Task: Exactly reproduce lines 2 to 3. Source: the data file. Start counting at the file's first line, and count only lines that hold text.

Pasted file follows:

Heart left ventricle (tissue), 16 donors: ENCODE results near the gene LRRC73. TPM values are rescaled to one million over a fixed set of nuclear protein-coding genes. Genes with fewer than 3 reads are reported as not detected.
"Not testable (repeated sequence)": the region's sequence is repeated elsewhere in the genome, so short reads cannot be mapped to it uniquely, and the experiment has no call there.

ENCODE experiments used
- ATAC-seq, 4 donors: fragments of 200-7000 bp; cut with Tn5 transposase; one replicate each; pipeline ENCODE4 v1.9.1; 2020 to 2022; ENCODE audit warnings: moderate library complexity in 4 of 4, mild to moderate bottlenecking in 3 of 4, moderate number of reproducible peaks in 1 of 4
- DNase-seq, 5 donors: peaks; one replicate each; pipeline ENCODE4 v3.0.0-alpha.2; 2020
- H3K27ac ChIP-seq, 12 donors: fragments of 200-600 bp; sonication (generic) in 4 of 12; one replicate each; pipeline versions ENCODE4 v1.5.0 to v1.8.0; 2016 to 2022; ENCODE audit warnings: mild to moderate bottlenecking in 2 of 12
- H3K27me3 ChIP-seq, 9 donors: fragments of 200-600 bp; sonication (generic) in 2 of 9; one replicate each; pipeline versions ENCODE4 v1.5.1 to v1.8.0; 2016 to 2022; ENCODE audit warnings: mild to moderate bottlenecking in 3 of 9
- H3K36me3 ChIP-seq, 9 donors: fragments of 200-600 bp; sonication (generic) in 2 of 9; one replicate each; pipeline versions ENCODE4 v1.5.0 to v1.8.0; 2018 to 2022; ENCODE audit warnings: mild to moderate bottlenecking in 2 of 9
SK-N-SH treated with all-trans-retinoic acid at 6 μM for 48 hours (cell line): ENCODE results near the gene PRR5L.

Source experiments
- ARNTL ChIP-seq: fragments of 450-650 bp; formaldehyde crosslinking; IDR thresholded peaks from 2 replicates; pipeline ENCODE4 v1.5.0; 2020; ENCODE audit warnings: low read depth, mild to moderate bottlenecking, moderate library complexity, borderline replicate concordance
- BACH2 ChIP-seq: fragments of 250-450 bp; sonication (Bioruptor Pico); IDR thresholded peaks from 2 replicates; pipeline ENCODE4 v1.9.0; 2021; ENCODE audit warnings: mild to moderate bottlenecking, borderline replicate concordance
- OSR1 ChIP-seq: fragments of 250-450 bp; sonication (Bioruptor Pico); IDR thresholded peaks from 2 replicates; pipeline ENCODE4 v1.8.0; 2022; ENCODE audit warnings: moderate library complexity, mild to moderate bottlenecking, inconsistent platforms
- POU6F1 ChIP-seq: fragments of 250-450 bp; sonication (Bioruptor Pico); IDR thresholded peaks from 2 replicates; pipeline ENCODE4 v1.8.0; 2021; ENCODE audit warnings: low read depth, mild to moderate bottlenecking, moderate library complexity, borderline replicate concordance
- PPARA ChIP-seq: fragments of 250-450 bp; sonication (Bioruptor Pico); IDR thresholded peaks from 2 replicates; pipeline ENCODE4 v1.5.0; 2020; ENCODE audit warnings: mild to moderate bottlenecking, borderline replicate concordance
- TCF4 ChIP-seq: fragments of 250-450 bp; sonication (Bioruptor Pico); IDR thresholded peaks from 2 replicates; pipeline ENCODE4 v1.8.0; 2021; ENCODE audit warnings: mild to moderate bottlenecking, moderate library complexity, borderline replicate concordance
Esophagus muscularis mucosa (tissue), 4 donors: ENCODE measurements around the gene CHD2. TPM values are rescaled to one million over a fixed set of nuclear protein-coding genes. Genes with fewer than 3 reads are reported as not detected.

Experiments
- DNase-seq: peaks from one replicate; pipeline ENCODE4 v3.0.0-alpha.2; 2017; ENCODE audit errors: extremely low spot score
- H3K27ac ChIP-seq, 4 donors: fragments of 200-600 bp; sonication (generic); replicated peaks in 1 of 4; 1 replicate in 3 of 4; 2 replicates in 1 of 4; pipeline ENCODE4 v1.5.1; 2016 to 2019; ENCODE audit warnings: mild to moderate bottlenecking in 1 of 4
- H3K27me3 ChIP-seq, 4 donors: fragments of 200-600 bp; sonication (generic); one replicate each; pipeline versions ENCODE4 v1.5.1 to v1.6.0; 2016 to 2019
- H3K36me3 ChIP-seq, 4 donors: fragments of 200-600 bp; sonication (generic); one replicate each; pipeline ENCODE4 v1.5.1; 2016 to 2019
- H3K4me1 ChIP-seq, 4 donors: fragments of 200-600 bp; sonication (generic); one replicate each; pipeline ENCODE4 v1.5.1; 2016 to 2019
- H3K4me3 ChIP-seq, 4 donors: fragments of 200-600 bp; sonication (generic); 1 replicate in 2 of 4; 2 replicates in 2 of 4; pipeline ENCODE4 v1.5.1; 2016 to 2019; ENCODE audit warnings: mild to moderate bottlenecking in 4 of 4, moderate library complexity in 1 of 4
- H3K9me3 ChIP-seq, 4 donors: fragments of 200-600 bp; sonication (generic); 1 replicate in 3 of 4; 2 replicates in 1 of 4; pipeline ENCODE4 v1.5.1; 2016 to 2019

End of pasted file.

"Not testable (repeated sequence)": the region's sequence is repeated elsewhere in the genome, so short reads cannot be mapped to it uniquely, and the experiment has no call there.

ENCODE experiments used